Local Govt | National News Video | Parliament Headlines | Politics Headlines | Search

 


Panmure station, passengers flocking to use it

29 July 2014

Panmure station, passengers flocking to use it

If you build it, they will come, as the line from Field of Dreams states.

The new Panmure railway station has seen a 57% increase in passenger numbers since it opened in January and a 73% increase compared with this time last year.

Panmure is now ranked the 10th busiest railway station in Auckland, up from 18th in 2013. On average some 1116 passengers use the Panmure station every week day, in 2003 it was used by less than 100 a day.

The boost in numbers clearly shows a latent demand for quality public transport and associated infrastructure says Auckland Transport Chairman, Dr Lester Levy.

“For decades there has been an under-investment in transport generally, but public transport in particular, in Auckland. If you deliver the right services in the right place to a high standard people will use them. We are finally beginning to get on top of things and these sorts of numbers speak for themselves”, he says.

A recent survey also shows that more than 99% of users of the station rated it excellent or outstanding.

The $17.5m interchange allows easy and direct transfers between rail and bus, benefiting those living and working in the area as well as those travelling through Panmure as part of their daily commute. Transfers now account for approximately 8% of all public transport boardings.

“A prime example of this is Panmure where the bus/rail integration is working particularly well”, says Dr Levy.

The interchange is part of the Auckland Manukau Eastern Transport Initiative (AMETI) with future stages seeing the creation of busway lanes along Lagoon Drive and Pakuranga Road to a new bus station at Pakuranga town centre.

ENDS

© Scoop Media

 
 
 
 
 
Parliament Headlines | Politics Headlines | Regional Headlines

 

Departure Speech: Governor-General’s State Farewell Luncheon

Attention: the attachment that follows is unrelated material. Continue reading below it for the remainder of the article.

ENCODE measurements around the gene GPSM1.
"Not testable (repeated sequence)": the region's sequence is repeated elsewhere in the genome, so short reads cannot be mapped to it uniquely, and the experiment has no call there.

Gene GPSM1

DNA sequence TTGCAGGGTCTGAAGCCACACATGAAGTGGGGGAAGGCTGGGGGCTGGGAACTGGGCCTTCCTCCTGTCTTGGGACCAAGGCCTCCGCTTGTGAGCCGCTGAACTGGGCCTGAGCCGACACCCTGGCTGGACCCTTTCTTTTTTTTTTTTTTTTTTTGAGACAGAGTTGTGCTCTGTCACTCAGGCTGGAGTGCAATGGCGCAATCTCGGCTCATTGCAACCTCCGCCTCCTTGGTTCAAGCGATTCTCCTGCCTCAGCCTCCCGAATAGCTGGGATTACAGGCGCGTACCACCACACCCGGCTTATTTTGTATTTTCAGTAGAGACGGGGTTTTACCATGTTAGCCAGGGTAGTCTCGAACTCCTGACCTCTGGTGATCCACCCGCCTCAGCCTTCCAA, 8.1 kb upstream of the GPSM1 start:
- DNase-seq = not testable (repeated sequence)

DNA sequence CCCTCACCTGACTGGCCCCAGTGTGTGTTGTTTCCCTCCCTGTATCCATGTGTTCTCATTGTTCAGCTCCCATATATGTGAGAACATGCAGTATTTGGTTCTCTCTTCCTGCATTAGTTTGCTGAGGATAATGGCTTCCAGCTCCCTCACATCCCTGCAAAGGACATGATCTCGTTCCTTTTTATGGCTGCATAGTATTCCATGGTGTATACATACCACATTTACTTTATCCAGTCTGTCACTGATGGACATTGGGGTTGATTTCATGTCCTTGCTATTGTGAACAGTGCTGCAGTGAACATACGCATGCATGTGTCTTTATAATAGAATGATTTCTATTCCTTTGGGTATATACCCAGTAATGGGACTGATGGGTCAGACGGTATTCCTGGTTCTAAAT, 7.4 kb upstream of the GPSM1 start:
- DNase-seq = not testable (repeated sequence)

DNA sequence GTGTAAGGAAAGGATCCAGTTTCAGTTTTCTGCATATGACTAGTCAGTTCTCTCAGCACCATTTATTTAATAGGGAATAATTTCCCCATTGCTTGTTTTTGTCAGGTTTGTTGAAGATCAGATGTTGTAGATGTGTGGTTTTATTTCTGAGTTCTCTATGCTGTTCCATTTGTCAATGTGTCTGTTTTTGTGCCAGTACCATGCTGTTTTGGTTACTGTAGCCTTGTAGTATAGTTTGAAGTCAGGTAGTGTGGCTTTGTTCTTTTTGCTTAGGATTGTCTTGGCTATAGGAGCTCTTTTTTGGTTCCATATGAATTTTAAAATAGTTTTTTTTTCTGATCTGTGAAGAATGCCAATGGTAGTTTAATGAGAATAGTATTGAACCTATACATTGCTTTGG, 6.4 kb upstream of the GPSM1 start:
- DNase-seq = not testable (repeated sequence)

"...Unfortunately I was unable to get to the Antarctic, the Chatham Islands and the Kermadecs. A dicky heart thwarted our travel to the Antarctic; and even though I volunteered to parachute into the Kermadecs to join the Young Blake expedition, time, commitments and officials frustrated my plans to visit the Kermadecs and Chathams." More>>

ALSO:

New Research: Most Homeless People Working Or Studying

“The cost of housing has been rising without corresponding increases in income, whilst the number of state houses per capita has been in decline. Many low-income people are missing out on housing, whether we recognise them as ‘homeless’ or not. More>>

ALSO:

Post-Traynor: New Offender Info Sharing Plan

“This Bill delivers on that step-change by moving away from name-based records held by individual agencies to a shared, anchor identity based on unalterable information, such as fingerprints and facial recognition. It also gives agencies access to the drivers’ licence photo database and birth, death and marriages information." More>>

  • NZ Law Foundation - New $2M fund for research on information challenges
  • Littoral: New Ship To Deliver Enhanced Naval Capability

    Defence Minister Gerry Brownlee says the Government has approved a Ministry of Defence and New Zealand Defence Force recommendation to request tenders for a new naval ship to support littoral operations. More>>

    July:

    After King's Labour Snub: Māori Party And Kiingitanga To Work Together

    Māori Party Co-leaders Te Ururoa Flavell and Marama Fox met with Kiingitanga representatives in Wellington yesterday to discuss working together on key issues for the betterment of Māori. More>>

    ALSO:

    Waitangi Claim On Rehabilitation: The 'Justus' System For Māori Not Good Enough

    Closing statements at the Waitangi Tribunal case against Corrections called for immediate steps and a comprehensive review to address the high rate of Māori reoffending. More>>

    ALSO:

    Advice: PM Sets Rules For Ministers' Treatment Of Public Servants

    Prime Minister John Key has laid down the law about the way ministers and public servants should interact, saying ministers may not always like the advice they receive, but they must listen to it carefully, respectfully and professionally. More>>

    Gordon Campbell: On The Funding Changes In Special Needs Education, And Uber

    The plan to strip out the educational support for older “special needs” children in order to meet the existing shortfall in funding for special needs in early childhood education is so miserly and relentlessly stupid as to defy belief… More>>

    SPECIAL EDUCATION (& More):

    Online Learning Plans:

    Get More From Scoop

     

    LATEST HEADLINES

     
     
     
     
     
     
     
     
     
    Regional
    Search Scoop  
     
     
    Powered by Vodafone
    NZ independent news